4 Ways I Made The Most of My iO Graduation Shows

As of October 12th, 2014, I had the honor of being amongst the first to graduate from the improv program at the new iO Chicago building on 1501 N Kingsbury St. and it felt like I was becoming a small part of improv history. Realizing this, I decided to really make the most of my 7-week run at the Student Graduation Show (nothing crazy, just a few things to help me make the experience extra special), and decided to share those things in case they can help/inspire other young aspiring improvisers.

1.) I Gave Myself a Goal Each Week

The graduate performers should arrive on time, warm-up, and most importantly, have fun.

Like many others, I have a personal weakness on stage: I tend to get in my head. So, in order to prevent me from thinking too much on stage I decided to give myself goals so I could continue to improve as a performer. My goals were fairly simple:

  • Week 1: Go out into the audience and utilize the space.
  • Week 2: Use the stage windows.
  • Week 3: Have a genuine scene with a fellow player.
  • Week 4: Be really physical. (I threw up an octopus tentacle made of another improviser’s arm, so I think I nailed that one).
  • Week 5: Make my scene partner(s) feel important.
  • Week 6: Make a strong effort to play with Erin and Kathleen (the only other girls in our class) as much as possible.
  • Week 7: “Yes, And…” the hell out of “Yes, And…”!

This approach isn’t for everyone but I will say this: One of my teammates told me that he became a little inspired by my goals and began doing it too.

2.) I Stayed to Watch Other Groups Perform

You may (or may not) be surprised at how many performers stay to watch each other’s sets. It really goes to show that the improv community has some of the kindest, most supportive actors around Chicago. Some performers didn’t have their set until 10PM but would show up early simply to support their fellow graduates. I tried to stay for every performance at least 3 times during the 7 week run. This was my chance to watch the people I have trained alongside with for the last year and enjoy seeing how far they’ve come. (I remember laughing so hard one week that my stomach felt like it did 50 crunches.) Watching my classmates stick around to watch my class made it much more enjoyable to show them the same support.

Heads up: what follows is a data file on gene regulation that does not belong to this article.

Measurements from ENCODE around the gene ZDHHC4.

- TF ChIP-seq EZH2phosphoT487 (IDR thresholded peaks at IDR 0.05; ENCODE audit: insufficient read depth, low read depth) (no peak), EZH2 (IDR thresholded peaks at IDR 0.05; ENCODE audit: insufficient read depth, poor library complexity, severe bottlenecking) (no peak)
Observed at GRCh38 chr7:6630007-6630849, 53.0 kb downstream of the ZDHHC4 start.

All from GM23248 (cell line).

3.) Reconnected With Classmates from Levels Past

Going through the iO curriculum I got to meet many great people. This would most likely be the last chance that all of us would be gathered in the same place at the same time, so I made a little effort between sets to walk around and say Hi to my classmates and catch up a little.

4.) “Say Cheesy!” Group photos and Selfies

Now, I don’t know if other Graduation Shows have done this, so this might not be that original of an idea, but since the beginning I would take a class photo on the last day of each level. And after my set on the 6th week it occurred to me that this would be my only chance to get almost every single person in the program in one huge group graduation photo.

Throughout the entire final show I did my best to hold back my tears but as soon as the final show ended, a fellow improviser reached out for my hand to pull me up on stage.

They remembered.

Everyone excitedly gathered on stage for the big photo. And I ended up crying anyway. Hugs and hugs and more hugs and laughing and some tears (mostly mine) and more hugs, and finally, a photo for the ages:


It was the little things I did that made a big difference in my final 7 weeks. What does the future hold for me and the rest of our graduating class? I don’t know, but I’m ready for a suggestion of anything at all.


Sheila M. Gagne is a voice actress, writer, and improviser from Chicago, IL. When she is not performing she watches a lot of cartoons on Netflix.


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